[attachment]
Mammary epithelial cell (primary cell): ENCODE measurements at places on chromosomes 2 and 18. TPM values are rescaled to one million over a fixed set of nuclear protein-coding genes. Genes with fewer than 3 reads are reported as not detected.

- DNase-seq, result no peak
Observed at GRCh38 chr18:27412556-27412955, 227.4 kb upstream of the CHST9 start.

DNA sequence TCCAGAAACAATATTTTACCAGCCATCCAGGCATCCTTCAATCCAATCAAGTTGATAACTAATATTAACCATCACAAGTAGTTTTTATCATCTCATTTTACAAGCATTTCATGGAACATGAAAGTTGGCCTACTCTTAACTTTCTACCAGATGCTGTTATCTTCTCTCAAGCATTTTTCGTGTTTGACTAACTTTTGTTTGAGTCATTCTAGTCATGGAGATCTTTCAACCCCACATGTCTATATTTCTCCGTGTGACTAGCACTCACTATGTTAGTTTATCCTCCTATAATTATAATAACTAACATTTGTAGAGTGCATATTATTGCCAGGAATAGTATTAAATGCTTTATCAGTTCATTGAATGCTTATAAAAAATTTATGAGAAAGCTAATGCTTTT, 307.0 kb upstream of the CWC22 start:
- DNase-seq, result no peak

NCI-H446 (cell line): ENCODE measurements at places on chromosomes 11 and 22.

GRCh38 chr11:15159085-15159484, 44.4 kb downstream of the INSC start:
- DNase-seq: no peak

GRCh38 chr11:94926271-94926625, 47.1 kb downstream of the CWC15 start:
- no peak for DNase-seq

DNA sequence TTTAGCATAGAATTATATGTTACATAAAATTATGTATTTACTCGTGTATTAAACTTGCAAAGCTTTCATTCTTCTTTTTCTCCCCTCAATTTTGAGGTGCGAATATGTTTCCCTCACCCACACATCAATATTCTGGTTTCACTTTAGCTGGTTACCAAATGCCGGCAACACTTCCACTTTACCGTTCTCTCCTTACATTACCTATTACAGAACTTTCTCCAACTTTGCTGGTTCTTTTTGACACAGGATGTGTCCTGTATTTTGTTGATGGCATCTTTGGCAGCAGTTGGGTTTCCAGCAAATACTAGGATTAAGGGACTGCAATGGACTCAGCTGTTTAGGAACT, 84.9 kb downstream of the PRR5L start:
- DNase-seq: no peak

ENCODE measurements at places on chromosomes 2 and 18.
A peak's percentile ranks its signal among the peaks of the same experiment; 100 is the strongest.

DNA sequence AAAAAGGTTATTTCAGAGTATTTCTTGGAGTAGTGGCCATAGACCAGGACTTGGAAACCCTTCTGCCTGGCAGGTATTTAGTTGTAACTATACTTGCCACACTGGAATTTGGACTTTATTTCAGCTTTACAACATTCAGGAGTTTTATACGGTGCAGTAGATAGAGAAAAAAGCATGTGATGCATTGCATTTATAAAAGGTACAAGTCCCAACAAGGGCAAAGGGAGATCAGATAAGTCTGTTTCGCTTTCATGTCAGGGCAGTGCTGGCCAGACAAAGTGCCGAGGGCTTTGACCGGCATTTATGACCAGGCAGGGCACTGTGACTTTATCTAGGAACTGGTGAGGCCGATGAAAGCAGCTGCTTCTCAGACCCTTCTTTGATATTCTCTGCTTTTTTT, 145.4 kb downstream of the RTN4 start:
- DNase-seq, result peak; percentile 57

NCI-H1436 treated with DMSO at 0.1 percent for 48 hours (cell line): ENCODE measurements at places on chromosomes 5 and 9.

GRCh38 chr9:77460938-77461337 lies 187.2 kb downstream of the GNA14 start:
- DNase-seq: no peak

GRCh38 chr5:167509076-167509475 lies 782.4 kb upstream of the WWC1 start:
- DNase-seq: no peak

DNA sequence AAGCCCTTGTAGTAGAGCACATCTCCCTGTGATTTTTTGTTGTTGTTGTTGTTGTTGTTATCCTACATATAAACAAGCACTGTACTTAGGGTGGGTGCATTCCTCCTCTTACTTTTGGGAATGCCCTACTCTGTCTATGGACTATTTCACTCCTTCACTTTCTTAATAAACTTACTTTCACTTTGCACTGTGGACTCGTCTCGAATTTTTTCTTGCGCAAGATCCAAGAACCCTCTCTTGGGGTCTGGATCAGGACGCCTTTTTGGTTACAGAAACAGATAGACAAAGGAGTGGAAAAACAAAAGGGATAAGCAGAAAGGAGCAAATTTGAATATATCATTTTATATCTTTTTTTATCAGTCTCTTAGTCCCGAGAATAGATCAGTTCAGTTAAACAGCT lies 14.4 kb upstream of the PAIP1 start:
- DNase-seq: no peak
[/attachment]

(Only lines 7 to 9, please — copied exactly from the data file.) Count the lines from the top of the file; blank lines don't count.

GRCh38 chr11:15159085-15159484, 44.4 kb downstream of the INSC start:
- DNase-seq: no peak

GRCh38 chr11:94926271-94926625, 47.1 kb downstream of the CWC15 start: